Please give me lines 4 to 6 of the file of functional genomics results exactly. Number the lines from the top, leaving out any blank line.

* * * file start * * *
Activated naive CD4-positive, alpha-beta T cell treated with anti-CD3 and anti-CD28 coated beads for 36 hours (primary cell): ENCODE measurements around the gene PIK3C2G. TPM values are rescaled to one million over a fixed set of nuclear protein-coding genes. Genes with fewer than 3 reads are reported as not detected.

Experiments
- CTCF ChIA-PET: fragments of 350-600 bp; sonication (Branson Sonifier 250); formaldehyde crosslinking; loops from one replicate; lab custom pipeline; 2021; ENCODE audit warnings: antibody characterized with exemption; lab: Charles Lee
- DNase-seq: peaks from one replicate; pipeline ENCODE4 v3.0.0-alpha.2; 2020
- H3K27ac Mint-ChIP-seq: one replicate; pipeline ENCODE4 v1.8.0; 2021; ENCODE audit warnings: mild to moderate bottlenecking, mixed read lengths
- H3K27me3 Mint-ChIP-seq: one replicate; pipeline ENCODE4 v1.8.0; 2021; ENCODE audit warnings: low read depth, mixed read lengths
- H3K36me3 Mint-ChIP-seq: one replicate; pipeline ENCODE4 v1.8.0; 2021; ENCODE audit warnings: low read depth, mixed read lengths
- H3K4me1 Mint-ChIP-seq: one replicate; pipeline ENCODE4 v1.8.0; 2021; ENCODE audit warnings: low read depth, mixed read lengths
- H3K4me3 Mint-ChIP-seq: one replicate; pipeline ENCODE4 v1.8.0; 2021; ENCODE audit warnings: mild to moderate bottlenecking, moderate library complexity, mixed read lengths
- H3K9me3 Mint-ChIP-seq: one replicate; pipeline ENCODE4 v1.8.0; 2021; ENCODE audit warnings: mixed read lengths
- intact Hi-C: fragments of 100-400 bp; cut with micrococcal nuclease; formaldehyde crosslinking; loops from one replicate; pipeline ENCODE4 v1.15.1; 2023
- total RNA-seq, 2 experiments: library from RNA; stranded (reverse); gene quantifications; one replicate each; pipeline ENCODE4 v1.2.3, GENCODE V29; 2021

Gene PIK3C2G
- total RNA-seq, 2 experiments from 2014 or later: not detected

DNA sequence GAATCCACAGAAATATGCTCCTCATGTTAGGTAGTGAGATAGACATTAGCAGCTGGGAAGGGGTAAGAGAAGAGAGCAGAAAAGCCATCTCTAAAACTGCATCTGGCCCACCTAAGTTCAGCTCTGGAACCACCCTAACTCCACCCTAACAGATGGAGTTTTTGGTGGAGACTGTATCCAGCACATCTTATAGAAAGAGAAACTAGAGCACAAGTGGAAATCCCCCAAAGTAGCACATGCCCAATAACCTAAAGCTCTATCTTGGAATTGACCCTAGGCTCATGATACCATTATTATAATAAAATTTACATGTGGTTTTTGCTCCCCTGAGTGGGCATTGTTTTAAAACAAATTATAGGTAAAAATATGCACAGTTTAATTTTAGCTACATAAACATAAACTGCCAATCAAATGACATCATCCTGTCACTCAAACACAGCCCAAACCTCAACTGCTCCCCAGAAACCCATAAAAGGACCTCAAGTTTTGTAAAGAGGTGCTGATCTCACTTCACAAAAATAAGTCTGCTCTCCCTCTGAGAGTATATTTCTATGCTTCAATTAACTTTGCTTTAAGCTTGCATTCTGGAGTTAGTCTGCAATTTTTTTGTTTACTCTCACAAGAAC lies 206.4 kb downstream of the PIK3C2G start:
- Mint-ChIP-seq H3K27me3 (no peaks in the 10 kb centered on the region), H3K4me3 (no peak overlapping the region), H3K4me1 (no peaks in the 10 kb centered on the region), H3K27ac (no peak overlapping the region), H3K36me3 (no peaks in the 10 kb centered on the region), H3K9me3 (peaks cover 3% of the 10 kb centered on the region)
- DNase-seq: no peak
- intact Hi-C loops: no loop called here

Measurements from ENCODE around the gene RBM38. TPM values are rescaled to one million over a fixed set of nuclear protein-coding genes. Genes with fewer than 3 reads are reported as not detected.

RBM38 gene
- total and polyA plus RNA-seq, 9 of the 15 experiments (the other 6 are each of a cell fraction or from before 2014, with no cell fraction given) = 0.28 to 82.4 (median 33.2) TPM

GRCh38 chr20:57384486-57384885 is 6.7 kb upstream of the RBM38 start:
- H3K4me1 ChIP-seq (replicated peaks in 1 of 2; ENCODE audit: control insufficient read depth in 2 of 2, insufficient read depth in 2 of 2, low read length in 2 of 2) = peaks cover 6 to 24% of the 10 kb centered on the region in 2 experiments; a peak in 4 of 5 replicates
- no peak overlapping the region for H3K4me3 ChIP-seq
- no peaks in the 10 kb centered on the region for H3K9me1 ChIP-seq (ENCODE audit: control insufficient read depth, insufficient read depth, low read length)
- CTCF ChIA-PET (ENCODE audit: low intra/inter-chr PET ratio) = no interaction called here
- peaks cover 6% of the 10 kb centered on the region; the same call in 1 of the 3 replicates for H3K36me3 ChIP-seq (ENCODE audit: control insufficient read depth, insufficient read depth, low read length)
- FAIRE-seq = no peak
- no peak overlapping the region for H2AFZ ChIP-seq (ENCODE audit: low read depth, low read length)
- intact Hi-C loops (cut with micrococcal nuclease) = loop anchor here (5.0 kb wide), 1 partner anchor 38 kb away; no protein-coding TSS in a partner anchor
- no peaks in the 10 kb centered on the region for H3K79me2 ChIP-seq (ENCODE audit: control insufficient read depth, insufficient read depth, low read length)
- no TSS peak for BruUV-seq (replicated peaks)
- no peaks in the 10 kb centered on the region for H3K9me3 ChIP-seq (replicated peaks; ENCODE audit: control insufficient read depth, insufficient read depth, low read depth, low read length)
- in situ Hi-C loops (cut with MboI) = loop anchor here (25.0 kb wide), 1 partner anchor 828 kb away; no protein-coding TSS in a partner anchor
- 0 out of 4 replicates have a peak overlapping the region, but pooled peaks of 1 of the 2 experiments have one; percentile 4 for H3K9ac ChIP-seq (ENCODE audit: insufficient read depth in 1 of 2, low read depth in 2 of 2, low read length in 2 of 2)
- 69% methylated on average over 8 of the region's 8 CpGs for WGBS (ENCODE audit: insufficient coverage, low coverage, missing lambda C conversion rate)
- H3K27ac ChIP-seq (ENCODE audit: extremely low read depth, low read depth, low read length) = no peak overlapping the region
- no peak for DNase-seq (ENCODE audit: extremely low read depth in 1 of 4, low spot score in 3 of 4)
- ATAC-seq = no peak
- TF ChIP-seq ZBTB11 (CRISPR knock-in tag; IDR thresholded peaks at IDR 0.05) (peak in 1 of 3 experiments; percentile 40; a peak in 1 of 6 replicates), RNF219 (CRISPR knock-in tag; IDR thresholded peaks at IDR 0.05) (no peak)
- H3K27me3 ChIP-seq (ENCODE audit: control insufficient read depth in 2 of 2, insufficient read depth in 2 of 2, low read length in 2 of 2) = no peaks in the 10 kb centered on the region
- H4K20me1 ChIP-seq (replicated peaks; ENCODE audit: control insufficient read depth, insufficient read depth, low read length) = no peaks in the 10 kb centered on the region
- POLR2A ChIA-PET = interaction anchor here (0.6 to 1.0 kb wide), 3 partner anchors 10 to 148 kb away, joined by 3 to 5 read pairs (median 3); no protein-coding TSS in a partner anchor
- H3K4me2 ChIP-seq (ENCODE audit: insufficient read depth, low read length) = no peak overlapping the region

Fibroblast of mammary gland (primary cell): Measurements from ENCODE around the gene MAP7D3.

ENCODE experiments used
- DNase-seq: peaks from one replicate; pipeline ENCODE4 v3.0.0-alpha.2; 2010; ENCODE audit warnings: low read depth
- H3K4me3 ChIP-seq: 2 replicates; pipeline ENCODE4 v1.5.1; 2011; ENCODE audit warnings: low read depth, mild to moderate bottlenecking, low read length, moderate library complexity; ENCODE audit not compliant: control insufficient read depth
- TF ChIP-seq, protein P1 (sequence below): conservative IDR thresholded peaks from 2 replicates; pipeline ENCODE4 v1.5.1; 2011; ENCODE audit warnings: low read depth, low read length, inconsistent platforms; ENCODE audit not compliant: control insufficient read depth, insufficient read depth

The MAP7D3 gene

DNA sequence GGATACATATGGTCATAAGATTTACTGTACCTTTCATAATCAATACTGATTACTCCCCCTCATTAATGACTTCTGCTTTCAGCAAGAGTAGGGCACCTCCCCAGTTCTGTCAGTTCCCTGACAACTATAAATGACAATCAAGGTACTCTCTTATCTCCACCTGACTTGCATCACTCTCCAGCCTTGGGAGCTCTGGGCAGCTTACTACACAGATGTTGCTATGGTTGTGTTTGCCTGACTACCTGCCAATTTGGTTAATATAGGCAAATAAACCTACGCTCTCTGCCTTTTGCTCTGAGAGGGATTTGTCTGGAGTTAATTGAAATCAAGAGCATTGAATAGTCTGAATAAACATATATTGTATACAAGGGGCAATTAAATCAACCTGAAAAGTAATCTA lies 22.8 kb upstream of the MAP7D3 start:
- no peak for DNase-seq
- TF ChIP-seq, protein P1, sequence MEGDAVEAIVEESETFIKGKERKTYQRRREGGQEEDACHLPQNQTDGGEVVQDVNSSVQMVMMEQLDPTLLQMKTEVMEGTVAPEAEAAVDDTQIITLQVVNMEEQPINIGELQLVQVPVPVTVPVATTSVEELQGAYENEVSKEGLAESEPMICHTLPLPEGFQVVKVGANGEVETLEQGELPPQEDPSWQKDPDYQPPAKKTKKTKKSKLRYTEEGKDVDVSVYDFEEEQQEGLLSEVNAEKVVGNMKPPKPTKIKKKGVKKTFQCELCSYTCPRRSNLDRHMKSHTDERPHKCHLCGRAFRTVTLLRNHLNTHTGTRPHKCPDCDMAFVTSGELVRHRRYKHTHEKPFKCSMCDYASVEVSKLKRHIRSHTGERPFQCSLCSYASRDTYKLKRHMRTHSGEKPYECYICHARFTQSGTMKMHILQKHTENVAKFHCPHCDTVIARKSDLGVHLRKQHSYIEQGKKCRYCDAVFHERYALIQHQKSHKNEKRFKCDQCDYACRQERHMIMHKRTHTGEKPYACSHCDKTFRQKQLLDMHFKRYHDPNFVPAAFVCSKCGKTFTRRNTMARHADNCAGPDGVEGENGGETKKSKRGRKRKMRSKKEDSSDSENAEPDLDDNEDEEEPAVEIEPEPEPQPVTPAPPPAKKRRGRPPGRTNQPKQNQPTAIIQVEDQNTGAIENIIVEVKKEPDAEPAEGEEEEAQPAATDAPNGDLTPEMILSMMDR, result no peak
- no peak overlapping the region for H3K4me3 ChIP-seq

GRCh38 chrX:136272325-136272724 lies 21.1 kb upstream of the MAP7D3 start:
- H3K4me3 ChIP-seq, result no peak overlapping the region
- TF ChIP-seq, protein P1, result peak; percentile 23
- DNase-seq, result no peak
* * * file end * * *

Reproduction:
- DNase-seq: peaks from one replicate; pipeline ENCODE4 v3.0.0-alpha.2; 2020
- H3K27ac Mint-ChIP-seq: one replicate; pipeline ENCODE4 v1.8.0; 2021; ENCODE audit warnings: mild to moderate bottlenecking, mixed read lengths
- H3K27me3 Mint-ChIP-seq: one replicate; pipeline ENCODE4 v1.8.0; 2021; ENCODE audit warnings: low read depth, mixed read lengths